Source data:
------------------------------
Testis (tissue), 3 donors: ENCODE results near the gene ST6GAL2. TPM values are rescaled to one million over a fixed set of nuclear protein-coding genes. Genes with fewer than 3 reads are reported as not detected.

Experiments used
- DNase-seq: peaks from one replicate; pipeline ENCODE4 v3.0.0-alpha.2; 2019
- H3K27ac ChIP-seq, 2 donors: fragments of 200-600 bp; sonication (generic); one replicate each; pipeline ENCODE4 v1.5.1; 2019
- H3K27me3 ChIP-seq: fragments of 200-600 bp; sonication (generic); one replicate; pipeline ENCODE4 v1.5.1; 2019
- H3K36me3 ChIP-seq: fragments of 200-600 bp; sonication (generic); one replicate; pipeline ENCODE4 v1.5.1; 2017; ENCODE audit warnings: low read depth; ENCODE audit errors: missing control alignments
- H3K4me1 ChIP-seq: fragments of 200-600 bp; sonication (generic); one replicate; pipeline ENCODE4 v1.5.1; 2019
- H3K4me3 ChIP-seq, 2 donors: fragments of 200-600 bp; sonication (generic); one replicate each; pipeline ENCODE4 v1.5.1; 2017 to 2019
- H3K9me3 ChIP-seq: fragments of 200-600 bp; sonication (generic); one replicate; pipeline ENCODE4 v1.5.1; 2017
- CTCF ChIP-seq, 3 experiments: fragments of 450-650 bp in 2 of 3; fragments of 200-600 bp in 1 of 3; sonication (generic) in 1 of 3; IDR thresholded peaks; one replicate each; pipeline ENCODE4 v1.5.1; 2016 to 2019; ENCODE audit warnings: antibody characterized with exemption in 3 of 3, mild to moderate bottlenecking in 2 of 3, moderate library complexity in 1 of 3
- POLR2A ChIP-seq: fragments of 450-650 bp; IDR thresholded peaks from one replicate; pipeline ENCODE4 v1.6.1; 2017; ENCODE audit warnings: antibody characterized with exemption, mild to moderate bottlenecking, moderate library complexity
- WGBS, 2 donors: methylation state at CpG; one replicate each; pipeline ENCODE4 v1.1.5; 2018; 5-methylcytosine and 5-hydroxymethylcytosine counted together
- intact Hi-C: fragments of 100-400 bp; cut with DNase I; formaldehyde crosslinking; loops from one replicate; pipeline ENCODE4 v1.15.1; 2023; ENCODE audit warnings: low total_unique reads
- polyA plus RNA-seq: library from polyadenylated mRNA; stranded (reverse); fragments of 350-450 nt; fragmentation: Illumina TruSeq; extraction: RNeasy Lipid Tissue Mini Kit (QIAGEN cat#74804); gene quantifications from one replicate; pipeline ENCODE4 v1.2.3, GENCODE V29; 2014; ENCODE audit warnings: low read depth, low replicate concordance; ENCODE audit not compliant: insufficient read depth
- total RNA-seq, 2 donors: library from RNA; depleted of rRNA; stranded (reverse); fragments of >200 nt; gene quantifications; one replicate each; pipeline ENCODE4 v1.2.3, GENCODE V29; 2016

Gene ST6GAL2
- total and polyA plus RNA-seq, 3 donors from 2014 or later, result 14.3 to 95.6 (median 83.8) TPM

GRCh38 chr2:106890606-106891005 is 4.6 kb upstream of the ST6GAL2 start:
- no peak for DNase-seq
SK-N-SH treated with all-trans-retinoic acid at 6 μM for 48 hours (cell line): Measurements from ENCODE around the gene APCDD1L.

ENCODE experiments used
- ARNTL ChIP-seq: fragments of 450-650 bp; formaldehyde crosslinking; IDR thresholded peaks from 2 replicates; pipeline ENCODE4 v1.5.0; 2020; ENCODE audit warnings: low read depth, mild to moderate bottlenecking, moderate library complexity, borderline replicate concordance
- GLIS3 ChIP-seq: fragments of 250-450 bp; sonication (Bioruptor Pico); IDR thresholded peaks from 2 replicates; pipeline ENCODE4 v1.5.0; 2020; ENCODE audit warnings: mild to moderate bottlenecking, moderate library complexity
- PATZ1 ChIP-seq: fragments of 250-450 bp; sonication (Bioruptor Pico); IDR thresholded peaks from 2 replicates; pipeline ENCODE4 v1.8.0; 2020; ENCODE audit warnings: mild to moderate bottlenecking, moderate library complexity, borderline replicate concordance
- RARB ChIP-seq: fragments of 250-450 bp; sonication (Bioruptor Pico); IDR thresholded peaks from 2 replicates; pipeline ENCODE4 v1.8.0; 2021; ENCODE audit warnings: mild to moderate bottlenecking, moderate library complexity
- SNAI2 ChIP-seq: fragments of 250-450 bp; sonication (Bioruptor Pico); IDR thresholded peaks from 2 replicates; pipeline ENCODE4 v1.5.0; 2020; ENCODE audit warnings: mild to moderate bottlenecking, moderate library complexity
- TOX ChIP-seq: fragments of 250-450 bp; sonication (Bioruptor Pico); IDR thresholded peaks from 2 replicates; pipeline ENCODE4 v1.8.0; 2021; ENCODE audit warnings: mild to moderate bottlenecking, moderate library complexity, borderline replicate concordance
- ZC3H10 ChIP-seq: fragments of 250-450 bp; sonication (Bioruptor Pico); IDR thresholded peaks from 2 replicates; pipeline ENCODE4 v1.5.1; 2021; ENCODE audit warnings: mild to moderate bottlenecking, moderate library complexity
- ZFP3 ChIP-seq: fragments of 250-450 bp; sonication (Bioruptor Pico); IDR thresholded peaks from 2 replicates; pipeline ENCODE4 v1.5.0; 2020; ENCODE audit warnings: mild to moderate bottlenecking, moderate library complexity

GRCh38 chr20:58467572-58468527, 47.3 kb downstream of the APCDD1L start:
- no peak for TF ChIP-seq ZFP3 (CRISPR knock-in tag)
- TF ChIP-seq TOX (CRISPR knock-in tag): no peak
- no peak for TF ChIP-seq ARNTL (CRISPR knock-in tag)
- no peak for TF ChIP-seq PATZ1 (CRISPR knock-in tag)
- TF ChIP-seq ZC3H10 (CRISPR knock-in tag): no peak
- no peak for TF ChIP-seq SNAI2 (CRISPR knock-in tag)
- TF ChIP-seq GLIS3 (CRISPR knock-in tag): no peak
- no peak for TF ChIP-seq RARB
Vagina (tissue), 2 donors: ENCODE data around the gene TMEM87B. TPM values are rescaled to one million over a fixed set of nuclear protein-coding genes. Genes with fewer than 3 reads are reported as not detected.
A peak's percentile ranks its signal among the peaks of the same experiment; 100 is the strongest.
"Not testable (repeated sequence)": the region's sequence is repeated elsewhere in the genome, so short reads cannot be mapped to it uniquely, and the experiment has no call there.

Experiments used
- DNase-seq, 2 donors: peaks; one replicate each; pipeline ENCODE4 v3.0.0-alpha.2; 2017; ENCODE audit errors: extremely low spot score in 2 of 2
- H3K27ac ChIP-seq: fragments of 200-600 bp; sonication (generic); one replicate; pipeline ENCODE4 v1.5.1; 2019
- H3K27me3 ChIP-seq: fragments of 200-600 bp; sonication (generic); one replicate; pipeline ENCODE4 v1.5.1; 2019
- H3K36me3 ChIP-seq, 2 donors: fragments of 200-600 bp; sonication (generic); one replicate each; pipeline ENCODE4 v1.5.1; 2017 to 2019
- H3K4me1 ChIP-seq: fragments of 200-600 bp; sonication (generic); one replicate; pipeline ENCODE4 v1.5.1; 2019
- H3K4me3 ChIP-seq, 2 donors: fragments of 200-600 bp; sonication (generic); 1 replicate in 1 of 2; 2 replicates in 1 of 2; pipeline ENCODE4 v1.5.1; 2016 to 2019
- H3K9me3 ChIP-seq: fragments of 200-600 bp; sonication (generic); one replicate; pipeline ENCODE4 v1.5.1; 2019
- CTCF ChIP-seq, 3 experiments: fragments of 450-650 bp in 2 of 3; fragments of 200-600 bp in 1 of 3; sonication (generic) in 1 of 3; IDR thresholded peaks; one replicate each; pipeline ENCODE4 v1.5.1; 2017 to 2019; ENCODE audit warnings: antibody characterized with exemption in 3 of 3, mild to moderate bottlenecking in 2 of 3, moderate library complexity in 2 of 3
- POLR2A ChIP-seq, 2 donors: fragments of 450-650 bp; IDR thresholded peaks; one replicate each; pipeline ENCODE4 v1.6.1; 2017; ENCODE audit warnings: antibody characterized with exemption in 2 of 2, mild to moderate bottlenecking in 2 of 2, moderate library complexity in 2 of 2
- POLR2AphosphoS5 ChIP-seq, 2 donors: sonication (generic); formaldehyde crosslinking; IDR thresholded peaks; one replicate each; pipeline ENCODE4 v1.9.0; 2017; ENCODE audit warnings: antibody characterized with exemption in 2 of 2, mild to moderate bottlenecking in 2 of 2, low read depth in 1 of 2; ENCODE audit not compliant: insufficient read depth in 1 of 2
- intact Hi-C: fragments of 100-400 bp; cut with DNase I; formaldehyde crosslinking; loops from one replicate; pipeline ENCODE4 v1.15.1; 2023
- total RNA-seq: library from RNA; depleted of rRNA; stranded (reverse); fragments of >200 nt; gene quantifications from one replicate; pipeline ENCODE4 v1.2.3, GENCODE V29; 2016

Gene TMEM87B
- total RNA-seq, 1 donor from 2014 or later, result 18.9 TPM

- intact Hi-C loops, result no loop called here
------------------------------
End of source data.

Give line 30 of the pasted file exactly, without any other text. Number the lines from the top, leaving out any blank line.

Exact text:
GRCh38 chr20:58467572-58468527, 47.3 kb downstream of the APCDD1L start: